Q What might be the value of this barber chair? I’ve had it sitting around for almost 50 years.
– B.S., St. Louis, Mo.
A This early barber chair is marked on the footrest by the Theo. Kochs firm, a major maker of barbershop accessories. From the design I would date this chair to about the 1880s or 1890s. It appears to have its original black horsehair upholstery. I have seen other early barber chairs sell for more than $1,000, so I suspect this piece would be valued in that range also.
Q This horsehair bridle was prison made in the 1940s or ’50s. The bit is inlaid and looks to be silver. I’ve had it since 1962 and would love to know more about it.
– H.G., New York, N.Y.
A Your wonderful woven horsehair bridle is a fine piece. My research seems to indicate the style is typical of pieces made in Dear Lodge, Mont., or at the prison in Walla Walla, Wash. The choicest examples of these were made in the early 20th century, but your piece, which features rose-decorated bridle rosettes, is somewhat later, perhaps the 1930s or so. It is still a fine example and I believe could be valued well over $1,000, perhaps in the $2,000-$4,000 range in the right market.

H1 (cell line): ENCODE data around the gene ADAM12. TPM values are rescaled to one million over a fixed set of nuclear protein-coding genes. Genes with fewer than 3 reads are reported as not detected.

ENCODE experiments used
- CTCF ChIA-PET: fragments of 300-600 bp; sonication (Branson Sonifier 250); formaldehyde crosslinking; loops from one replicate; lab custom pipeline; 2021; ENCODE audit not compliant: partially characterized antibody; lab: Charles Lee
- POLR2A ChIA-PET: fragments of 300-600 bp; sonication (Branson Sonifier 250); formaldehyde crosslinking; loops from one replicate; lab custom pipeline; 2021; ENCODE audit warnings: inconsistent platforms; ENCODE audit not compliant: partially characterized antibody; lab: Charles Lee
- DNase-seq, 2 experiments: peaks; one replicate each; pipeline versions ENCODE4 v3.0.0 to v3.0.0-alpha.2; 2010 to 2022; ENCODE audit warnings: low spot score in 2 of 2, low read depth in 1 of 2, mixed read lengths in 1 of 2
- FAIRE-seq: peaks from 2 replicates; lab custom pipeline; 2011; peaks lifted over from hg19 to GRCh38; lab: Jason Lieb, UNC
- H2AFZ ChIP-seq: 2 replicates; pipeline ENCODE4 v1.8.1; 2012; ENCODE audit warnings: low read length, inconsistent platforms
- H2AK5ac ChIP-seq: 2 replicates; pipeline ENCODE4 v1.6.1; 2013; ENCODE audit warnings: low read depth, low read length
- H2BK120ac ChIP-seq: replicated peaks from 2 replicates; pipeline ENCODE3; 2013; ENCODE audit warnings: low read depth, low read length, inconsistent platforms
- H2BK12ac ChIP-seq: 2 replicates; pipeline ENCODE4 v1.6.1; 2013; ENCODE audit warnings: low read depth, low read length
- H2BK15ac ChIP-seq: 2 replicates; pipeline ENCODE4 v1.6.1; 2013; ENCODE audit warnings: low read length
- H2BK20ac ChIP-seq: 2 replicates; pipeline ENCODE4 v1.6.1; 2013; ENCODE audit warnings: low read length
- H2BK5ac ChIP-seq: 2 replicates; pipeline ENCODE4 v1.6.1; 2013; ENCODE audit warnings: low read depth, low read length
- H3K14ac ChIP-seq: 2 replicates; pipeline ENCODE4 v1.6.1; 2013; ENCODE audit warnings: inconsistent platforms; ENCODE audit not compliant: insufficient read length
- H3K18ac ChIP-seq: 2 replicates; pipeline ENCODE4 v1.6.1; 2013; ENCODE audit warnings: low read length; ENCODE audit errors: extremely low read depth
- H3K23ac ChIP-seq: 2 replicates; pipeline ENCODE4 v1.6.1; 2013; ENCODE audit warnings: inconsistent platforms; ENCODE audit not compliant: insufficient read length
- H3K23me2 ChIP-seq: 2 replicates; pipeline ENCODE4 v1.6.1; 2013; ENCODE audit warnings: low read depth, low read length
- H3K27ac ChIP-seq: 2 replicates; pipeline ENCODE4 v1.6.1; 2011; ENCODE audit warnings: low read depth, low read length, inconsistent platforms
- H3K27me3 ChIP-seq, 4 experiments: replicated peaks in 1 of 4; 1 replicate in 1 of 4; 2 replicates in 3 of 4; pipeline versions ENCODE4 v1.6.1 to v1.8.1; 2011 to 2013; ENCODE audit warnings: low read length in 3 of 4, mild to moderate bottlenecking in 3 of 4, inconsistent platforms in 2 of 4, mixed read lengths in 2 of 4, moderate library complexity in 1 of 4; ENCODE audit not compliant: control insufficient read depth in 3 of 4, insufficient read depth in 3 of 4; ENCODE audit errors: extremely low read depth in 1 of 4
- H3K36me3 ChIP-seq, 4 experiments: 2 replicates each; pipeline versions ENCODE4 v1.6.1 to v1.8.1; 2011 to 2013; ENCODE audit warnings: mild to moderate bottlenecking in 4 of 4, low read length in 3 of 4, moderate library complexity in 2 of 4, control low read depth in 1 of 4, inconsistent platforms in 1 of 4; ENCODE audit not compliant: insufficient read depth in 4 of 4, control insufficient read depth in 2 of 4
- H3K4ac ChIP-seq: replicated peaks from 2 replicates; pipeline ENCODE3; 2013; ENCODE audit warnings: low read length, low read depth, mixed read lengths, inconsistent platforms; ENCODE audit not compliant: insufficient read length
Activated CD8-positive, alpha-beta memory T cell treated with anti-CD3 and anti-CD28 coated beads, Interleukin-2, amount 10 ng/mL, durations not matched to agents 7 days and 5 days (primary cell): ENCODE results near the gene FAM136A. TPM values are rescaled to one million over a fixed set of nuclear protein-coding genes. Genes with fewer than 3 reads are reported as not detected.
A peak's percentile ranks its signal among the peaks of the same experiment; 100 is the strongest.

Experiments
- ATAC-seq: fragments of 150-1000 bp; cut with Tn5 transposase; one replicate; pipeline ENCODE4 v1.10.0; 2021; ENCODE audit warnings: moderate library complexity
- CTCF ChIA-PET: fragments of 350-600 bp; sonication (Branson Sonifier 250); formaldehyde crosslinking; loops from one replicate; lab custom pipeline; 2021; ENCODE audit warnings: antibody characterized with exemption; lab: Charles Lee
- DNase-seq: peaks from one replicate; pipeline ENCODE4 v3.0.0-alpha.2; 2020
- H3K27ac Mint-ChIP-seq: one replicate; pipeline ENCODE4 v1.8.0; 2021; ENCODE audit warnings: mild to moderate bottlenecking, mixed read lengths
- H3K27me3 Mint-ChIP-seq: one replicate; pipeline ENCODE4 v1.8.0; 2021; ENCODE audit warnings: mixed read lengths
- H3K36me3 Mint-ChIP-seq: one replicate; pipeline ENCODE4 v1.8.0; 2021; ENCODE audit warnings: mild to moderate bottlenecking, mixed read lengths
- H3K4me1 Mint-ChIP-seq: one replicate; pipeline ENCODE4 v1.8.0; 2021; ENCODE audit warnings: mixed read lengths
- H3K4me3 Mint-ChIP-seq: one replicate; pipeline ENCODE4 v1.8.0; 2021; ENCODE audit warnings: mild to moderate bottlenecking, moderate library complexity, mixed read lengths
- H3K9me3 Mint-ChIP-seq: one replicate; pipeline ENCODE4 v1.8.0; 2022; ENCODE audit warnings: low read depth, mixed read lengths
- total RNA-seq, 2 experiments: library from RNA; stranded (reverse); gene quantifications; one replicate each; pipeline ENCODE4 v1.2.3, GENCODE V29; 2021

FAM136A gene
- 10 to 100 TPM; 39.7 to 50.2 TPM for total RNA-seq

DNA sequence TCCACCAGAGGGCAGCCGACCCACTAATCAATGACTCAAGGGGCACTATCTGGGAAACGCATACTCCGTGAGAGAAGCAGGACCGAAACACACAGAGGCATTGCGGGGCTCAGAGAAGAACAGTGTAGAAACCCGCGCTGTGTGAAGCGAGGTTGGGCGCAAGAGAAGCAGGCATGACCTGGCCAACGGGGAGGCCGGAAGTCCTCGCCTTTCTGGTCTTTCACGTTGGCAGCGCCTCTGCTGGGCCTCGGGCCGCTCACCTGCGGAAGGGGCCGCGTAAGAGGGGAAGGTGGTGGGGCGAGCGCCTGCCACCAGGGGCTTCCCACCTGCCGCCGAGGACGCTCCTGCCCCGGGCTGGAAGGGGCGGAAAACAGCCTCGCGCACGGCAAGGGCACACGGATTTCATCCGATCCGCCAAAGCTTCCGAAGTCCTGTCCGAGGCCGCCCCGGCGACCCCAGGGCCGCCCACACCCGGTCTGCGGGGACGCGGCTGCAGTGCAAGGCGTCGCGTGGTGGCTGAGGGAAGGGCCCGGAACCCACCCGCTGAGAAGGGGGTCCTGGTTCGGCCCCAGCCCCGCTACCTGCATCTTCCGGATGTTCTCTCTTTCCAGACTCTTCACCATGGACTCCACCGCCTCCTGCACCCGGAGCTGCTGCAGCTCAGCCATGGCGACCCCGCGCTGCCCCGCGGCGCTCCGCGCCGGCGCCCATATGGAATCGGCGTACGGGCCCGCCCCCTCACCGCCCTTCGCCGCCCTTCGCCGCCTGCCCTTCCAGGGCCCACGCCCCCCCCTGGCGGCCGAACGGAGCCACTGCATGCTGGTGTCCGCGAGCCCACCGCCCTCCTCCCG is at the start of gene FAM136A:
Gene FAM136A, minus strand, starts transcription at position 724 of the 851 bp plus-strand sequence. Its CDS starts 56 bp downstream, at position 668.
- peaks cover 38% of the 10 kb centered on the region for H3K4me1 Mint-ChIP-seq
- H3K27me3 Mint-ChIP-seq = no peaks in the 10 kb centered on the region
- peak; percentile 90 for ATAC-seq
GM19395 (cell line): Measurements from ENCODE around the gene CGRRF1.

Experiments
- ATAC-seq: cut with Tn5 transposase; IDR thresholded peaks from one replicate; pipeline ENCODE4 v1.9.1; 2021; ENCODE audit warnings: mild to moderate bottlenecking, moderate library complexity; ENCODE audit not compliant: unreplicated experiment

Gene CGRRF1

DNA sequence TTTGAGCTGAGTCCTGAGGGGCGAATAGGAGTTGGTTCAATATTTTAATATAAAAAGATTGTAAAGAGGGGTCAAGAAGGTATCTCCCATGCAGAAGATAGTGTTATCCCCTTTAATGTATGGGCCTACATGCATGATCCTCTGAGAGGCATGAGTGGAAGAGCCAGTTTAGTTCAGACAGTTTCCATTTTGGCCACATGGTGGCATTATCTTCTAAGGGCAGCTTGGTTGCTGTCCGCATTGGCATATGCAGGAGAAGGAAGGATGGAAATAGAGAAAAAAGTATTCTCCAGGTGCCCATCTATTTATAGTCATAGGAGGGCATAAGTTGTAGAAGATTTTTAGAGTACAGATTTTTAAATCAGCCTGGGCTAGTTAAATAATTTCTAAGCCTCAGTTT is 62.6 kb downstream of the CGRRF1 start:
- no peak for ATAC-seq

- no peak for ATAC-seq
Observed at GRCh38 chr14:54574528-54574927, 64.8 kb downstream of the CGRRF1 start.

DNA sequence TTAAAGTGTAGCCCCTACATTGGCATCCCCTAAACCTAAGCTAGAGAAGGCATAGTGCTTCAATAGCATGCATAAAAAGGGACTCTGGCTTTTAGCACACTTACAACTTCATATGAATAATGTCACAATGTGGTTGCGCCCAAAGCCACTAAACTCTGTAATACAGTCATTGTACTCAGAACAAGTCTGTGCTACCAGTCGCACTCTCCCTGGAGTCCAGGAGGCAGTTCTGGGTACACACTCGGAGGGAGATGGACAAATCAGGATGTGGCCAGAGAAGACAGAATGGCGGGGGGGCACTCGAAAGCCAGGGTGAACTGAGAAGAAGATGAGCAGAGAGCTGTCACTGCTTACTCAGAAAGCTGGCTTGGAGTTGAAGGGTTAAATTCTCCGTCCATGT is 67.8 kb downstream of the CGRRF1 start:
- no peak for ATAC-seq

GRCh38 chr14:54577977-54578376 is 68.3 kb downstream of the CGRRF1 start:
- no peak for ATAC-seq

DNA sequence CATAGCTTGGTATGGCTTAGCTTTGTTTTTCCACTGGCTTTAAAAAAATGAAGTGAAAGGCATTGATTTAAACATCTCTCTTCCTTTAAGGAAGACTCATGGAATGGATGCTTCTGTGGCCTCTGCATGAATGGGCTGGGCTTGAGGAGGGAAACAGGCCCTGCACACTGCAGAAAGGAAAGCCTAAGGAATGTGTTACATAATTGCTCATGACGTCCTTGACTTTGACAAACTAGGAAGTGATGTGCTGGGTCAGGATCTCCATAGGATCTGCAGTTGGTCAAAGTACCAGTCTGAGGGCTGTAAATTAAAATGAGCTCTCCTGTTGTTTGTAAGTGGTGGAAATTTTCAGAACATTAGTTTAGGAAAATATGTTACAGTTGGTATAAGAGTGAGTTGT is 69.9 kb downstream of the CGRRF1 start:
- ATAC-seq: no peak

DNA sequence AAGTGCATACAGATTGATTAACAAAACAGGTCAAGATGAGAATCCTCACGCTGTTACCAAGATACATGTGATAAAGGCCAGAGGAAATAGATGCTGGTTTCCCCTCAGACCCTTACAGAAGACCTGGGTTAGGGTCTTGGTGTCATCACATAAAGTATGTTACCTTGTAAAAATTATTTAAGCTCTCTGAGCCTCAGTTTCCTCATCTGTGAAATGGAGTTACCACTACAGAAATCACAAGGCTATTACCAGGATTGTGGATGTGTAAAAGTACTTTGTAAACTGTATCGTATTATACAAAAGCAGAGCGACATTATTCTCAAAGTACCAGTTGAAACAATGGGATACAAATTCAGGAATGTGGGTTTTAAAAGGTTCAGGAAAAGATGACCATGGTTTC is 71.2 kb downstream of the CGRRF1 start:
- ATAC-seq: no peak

Q I wonder what you will say about my old lamp. This lamp was on a table by the front door of my uncle’s home since I was a small child in the early 1940s. Perhaps it was there before that. The base is wood and carved to appear as cobblestones. The lamplighter is also wood and holds a metal extinguisher in his left arm. I don’t know what kind of wood, but it’s probably a hardwood. It looks like maple to me, at least the color is, as you can see in the picture. The lamp lighter’s right arm is around a metal lamp post that curves down to hold a small bulb (nightlight?) It is turned on by a switch on the base. The shade appears to be imitation leather laced with real leather string, some of which has gotten brittle and broken. Otherwise the lamp is in like-new condition. There are no markings. The lamp measures 26 1/8 inches and the man is 15 3/8 inches. The lamp post is 19 5/8 inches and the base is 7 1/2 inches across. The shade is 8 3/4 inches high and 11 1/4 inches across. I’d like to know who made it, when, and its value. Any other information would also be appreciated.
A Your charming lamp does appear to be a carved wood figure of a Colonial lamp lighter. Without any markings, I can’t tell you much about the origin, but I’m guessing it was made around the 1930s or 1940s when Early Americana decor was very popular. The waxed paper shade may be original. Assuming that it is actually carved from wood and not some sort of wood-grained composition, I’d think it might be valued in the $150-$250 range.